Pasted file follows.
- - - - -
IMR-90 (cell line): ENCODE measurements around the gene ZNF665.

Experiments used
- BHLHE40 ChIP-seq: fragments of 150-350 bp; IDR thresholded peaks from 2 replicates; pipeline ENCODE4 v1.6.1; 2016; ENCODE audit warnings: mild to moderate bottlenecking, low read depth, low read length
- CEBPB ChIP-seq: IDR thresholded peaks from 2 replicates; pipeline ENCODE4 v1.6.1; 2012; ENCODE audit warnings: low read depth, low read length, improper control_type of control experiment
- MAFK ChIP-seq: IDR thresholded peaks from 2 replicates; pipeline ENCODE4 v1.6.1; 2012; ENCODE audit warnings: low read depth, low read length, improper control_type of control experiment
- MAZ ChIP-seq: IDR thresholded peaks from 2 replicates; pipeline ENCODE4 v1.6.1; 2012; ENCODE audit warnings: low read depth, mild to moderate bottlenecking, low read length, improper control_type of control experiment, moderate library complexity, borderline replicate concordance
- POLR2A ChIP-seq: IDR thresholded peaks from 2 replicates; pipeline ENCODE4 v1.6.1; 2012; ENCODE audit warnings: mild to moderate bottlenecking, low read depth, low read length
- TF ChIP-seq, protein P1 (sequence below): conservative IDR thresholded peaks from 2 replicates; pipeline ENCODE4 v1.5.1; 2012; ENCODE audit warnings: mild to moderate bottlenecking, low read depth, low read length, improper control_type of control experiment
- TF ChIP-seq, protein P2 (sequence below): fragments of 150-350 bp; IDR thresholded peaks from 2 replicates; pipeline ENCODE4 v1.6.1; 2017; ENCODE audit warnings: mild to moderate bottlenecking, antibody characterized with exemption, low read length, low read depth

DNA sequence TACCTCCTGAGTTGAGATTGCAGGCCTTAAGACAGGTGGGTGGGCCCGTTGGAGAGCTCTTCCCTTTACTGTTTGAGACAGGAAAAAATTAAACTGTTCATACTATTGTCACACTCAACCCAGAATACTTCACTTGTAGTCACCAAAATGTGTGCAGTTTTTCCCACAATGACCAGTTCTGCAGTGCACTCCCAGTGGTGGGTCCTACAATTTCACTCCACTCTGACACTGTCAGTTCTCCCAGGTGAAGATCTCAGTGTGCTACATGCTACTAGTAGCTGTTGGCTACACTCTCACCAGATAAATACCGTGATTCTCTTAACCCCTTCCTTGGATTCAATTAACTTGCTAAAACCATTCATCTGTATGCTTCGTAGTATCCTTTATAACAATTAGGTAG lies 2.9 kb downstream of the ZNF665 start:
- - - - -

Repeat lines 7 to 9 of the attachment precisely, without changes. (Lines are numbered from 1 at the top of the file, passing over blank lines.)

- POLR2A ChIP-seq: IDR thresholded peaks from 2 replicates; pipeline ENCODE4 v1.6.1; 2012; ENCODE audit warnings: mild to moderate bottlenecking, low read depth, low read length
- TF ChIP-seq, protein P1 (sequence below): conservative IDR thresholded peaks from 2 replicates; pipeline ENCODE4 v1.5.1; 2012; ENCODE audit warnings: mild to moderate bottlenecking, low read depth, low read length, improper control_type of control experiment
- TF ChIP-seq, protein P2 (sequence below): fragments of 150-350 bp; IDR thresholded peaks from 2 replicates; pipeline ENCODE4 v1.6.1; 2017; ENCODE audit warnings: mild to moderate bottlenecking, antibody characterized with exemption, low read length, low read depth